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Topic: On Regents Exam
Replies: 11   Last Post: May 5, 2011 7:09 PM

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Tennantij@aol.com

Posts: 215
Registered: 12/3/04
Re: On Regents Exam
Posted: May 5, 2011 7:09 PM
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I am surprised that the high schoolers are so resistant to it as we teach the same thing in the middle level. In fact, they lose 1 out of 2 or 1 out of 3 points on our part two questions if they round off too soon or do not use the entire print out. In fact, if they do any calculations with pi, they must use the entire print out and round at the end.
This should not be a new concept to them but I do agree, they whine but they whine over everything, so what's one more reason to whine. :) But, actually most of my studentsdo it without much of a problem and I do have them do computions where it does change the answer.
Iva Jean Tennant






-----Original Message-----
From: elizwaite@aol.com
To: nyshsmath@mathforum.org
Sent: Wed, May 4, 2011 9:09 pm
Subject: Re: On Regents Exam


I remember a Course II question from years ago...I think it involved the area of a trapezoid. If the students rounded during the intermediate steps, their answer was off by NINE units! I always used to use this one as an example of the 'dangers' of rounding before the end..it made an impression.
It seems to me that it is extremely important that students are taught not to round before the end of a problem (whether they complain about it or not).
In general, by the way, they think we're nuts! Let me see...it's 9:00 at night, and I'm writing an email extolling the virtues of not rounding before the end...they may have something there:)
Liz Waite






-----Original Message-----
From: Daniel Knaisch <dknaisch@elmiracityschools.com>
To: nyshsmath <nyshsmath@mathforum.org>
Sent: Wed, May 4, 2011 11:08 am
Subject: RE: On Regents Exam



Never had the pleasure of teaching Course 3, Started teaching during the reign of Math B. Although I know the importance of using all decimals displayed, when communicating that to students you can actually see my voice going through one ear and out the other (its an amazing sight). As I am lecturing on the importance, the reality still is these kids are thinking "if he thinks I am writing down all these numbers, this guy is nuts." Storing the number for a variable cures this problem, but again getting some of these kids to know the calculator keys is a tough job in itself. There is probably no way to get all kids to do what you ask them to anyway, and if you are getting every student to use the full display, then you should be deemed as teacher of the year. Regardless, Until I see a quesion where 4-decimals is not enough (in the Alg2/Trig), I have thrown in the towel on trying to get these kids to use the full display. I do mention it, and those of them that actually pick up on the importance can/will do it.

would love to see the question where 4-decimals was not enough.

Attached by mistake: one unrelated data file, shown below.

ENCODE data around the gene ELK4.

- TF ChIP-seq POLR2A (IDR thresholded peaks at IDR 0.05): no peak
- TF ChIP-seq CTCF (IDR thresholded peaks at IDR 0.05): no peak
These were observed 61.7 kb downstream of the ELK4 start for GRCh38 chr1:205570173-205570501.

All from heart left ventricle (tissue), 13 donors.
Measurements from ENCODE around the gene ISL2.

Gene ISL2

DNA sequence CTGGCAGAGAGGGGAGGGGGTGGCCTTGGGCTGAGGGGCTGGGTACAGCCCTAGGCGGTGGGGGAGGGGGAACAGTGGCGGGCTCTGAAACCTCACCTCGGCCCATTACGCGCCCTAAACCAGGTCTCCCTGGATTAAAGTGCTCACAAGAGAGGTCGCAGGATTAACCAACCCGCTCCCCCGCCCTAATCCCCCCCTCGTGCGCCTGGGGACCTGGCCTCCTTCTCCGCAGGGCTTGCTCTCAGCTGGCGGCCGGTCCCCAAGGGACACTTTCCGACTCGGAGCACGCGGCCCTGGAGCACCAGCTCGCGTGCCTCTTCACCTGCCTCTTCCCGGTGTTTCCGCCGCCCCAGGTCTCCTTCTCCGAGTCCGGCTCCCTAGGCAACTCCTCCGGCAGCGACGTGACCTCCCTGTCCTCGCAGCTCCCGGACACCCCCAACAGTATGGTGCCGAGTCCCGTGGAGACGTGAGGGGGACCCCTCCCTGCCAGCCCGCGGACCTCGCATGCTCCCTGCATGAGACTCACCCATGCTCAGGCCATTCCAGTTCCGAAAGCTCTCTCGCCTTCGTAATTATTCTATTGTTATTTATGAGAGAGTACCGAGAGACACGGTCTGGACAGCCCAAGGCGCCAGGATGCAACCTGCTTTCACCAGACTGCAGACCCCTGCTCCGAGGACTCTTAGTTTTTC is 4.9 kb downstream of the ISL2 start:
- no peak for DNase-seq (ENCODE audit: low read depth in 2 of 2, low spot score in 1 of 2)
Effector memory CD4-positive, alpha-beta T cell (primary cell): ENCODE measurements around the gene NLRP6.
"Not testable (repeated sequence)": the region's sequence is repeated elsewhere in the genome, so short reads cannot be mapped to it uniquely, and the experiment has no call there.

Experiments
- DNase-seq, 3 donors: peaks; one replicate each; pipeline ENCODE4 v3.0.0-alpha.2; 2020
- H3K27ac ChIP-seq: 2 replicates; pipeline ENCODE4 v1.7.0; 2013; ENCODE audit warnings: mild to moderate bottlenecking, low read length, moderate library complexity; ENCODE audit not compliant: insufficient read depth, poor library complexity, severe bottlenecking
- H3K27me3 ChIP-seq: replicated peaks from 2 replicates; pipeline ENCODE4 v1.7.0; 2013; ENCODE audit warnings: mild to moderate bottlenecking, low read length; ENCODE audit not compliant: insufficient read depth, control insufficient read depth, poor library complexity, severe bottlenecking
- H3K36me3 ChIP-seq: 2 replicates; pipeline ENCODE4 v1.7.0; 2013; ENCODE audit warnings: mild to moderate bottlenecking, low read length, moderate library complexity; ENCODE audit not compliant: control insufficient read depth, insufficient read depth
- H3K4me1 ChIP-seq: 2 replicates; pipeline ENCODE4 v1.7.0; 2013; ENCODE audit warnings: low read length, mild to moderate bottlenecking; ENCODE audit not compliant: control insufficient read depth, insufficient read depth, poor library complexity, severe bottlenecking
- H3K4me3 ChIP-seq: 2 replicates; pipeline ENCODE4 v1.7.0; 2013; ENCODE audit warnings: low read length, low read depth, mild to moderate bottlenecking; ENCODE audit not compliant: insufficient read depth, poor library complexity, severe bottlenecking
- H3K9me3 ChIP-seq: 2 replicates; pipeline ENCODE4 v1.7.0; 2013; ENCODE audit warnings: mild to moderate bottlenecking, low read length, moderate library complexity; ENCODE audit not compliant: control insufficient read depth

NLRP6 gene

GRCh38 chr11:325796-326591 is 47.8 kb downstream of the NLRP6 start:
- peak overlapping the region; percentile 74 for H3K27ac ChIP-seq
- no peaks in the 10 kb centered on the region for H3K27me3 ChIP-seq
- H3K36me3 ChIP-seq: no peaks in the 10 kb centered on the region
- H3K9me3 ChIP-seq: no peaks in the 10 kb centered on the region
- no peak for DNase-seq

Daniel Knaisch
Math Teacher
Elmira Free Academy
933 Hoffman St.
Elmira, NY 14905
(607)735-3100 ext 4233


From: owner-nyshsmath@mathforum.org [owner-nyshsmath@mathforum.org] On Behalf Of T Dempsey [dempseyt53@gmail.com]
Sent: Wednesday, May 04, 2011 10:18 AM
To: nyshsmath@mathforum.org
Subject: Re: On Regents Exam



Many years ago (Course 3!) I had students round to the 4th place and told them that should cover it. I was wrong. Many lost 1 point. Since then, we hold the full display of the calculator.


On Wed, May 4, 2011 at 8:32 AM, Daniel Knaisch <dknaisch@elmiracityschools.com> wrote:

>From my experience, students are lazy and when they see the calculator spit out a decimal that is 8 or 9 places long, you start hearing the moaning and complaining that they have to use them all (even from the best students). This is a battle that you just won't win, so I have always told them to round to 4 decimal places no matter what. Going back to the "old days" when we used trig tables (some of you young bucks won't remember), but all of the decimals were rounded to 4 places. I have never come across a problem where rounding was skewed becasue of using only 4-decimals

Daniel Knaisch
Math Teacher
Elmira Free Academy
933 Hoffman St.
Elmira, NY 14905
(607)735-3100 ext 4233

________________________________________
From: owner-nyshsmath@mathforum.org [owner-nyshsmath@mathforum.org] On Behalf Of mathpig [mirie@northvillecsd.k12.ny.us]
Sent: Tuesday, May 03, 2011 6:45 PM
To: nyshsmath@mathforum.org
Subject: On Regents Exam




There is a question using both the law of Sines and Cosines, and first you solve for a side and use it to find an angle. Say the side is an irrational number (ex. 10.254873209). Can a student round it to say the nearest hundredth and use it to solve an angle OR should a student use the 10.254873209 to solve the angle?

I have always taught students to use the number and not to round it until the end (the answer) but just wondered if that is allowed.
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